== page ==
That’s the question I was asked this week by the Newsweek and Washington Post editors of the On Faith section, in light of the fact that 33% of Americans admit to racial prejudice and 90% of us claim to believe in God. My immediate response? It’s an ancient tradition!
The fact is that one can, and many have, articulated powerful religious systems that posited a divine preference for one race of human being over others. In fact, like many views which we now find repugnant, it was the norm for most of human history. The same can be said for other institutions, such as slavery, which were considered entirely consistent with “good faith” until relatively recently.

Personally, the basis of my faith which renders belief in God and racism mutually exclusive is found in the Genesis creation story. Whether historically accurate or not, I live by the truth that flows from a story which insists that we all share a common ancestor. We are all one family. So to hate one group of people is to actually hate a piece of myself and to deny the truth of that narrative. But of course, people have read that same story for a long time and reached very different conclusions.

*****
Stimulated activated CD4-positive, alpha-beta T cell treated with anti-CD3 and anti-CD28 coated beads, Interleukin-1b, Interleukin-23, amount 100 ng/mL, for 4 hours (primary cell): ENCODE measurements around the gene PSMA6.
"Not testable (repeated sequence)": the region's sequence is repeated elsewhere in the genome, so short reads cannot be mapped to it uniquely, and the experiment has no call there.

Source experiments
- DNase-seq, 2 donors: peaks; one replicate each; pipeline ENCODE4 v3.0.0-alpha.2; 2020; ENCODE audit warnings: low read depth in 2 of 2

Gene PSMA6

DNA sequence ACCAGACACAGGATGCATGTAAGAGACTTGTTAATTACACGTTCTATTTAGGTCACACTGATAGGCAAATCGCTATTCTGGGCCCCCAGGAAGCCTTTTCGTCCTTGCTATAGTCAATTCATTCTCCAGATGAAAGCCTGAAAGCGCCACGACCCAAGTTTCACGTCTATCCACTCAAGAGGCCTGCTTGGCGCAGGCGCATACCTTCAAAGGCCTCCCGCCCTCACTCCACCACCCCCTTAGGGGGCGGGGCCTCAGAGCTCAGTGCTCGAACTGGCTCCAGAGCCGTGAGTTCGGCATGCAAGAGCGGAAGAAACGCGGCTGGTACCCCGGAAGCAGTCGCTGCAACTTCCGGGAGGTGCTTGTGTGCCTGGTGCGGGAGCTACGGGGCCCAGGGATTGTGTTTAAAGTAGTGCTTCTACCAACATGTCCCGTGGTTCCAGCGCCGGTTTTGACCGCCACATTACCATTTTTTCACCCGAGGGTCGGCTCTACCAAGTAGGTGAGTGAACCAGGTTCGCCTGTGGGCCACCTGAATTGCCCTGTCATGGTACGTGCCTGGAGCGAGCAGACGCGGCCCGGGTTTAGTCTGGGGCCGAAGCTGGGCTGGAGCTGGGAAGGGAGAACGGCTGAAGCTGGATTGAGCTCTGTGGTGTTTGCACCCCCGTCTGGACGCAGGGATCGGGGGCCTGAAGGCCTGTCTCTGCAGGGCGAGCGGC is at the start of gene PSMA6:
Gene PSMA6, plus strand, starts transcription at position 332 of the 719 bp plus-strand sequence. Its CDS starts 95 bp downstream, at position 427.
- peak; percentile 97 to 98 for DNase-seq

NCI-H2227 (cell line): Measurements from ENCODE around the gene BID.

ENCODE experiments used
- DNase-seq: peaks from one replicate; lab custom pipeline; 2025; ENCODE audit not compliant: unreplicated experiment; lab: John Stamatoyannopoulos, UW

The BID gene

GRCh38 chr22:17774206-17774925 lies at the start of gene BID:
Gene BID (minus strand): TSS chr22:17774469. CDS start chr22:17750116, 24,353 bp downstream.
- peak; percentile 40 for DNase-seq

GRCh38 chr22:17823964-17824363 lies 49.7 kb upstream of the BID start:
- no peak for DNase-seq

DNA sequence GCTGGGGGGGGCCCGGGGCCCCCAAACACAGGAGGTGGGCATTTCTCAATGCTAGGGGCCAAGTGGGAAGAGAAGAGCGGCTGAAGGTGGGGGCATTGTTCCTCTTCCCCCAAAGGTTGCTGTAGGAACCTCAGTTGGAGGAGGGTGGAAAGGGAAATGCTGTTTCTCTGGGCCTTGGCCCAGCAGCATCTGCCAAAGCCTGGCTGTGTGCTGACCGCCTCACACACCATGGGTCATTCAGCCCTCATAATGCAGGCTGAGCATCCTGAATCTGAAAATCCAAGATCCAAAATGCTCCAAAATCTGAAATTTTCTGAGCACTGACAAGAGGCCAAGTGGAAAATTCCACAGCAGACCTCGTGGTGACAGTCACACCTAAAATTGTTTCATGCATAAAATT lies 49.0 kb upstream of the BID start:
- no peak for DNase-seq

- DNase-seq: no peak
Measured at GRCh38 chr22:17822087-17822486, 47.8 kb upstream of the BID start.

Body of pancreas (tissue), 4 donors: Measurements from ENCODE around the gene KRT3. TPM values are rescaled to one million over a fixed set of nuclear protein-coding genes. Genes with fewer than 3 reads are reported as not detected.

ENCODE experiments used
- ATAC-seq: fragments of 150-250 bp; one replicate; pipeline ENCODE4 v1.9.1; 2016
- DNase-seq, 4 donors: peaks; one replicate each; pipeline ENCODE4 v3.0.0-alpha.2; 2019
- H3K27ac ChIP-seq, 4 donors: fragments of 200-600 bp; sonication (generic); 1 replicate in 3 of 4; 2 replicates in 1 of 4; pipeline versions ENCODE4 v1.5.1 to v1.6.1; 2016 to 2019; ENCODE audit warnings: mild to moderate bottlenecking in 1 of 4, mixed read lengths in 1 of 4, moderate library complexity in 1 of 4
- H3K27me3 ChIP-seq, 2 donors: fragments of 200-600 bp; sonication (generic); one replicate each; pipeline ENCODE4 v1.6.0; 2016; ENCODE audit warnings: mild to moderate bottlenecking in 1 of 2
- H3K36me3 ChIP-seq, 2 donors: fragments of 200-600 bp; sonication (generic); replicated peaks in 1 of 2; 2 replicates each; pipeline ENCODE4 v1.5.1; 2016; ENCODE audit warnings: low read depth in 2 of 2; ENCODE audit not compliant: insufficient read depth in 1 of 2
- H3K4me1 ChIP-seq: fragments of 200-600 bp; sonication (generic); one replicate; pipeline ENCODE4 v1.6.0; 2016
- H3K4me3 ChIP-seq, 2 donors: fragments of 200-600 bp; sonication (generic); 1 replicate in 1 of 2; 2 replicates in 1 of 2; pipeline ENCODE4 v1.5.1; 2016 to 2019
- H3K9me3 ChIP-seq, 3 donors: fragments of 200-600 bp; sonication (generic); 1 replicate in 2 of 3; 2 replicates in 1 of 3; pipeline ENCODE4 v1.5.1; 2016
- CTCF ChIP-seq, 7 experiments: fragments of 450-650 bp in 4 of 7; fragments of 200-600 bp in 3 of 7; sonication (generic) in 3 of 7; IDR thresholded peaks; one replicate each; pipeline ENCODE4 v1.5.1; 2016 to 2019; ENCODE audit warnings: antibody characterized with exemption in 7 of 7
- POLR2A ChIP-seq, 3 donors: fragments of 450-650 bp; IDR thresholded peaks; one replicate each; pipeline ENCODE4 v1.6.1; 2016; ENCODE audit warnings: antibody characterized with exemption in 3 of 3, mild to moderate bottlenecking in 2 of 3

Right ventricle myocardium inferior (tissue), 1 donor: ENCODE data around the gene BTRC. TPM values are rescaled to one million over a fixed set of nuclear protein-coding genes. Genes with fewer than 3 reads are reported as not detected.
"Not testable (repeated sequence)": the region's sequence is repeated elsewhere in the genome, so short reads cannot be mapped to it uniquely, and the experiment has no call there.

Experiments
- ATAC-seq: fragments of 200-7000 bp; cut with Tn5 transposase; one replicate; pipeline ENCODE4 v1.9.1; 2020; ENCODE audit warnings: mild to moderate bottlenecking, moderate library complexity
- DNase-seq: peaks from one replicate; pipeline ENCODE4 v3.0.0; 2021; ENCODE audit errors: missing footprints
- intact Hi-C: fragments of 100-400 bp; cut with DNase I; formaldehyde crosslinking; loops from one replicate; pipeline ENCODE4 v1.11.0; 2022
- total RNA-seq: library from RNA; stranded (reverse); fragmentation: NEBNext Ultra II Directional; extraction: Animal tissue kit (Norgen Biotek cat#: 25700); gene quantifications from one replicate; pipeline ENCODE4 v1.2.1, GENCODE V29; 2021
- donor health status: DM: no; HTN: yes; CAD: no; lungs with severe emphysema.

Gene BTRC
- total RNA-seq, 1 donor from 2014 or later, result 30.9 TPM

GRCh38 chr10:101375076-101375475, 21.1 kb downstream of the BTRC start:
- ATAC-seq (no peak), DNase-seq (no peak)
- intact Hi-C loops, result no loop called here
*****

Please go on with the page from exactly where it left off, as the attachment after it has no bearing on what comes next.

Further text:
Simply assuming that one can not be “genuinely religious” and a racist denies the lived faith experiences of millions. And it’s dangerous too. It makes us less able to address them and the sincerity of their positions, and therefore less successful at changing them – about which I have no compunctions.
We can judge religious racists to be wrong or improperly religious. But being shocked by their existence is like being shocked by people invoking the name of God before they pull a trigger. It’s horrible, but not surprising. In fact, when our shock replaces our engagement with such people, we find ourselves shouting things like “how can you do that”, when what we really mean is “stop”. And we know how effective that is.
But if we seriously inquired about how such people hold together multiple beliefs, some of which we experience as so good and others which seem so diametrically opposed, we might actually figure out how to help them see the wisdom of other, more humane positions. It really boils down to whether we want to wrap ourselves in “sacred shock and horror” or get over our own sanctimony and make real arguments in favor of that which we believe in ways that can be heard by those with other beliefs.
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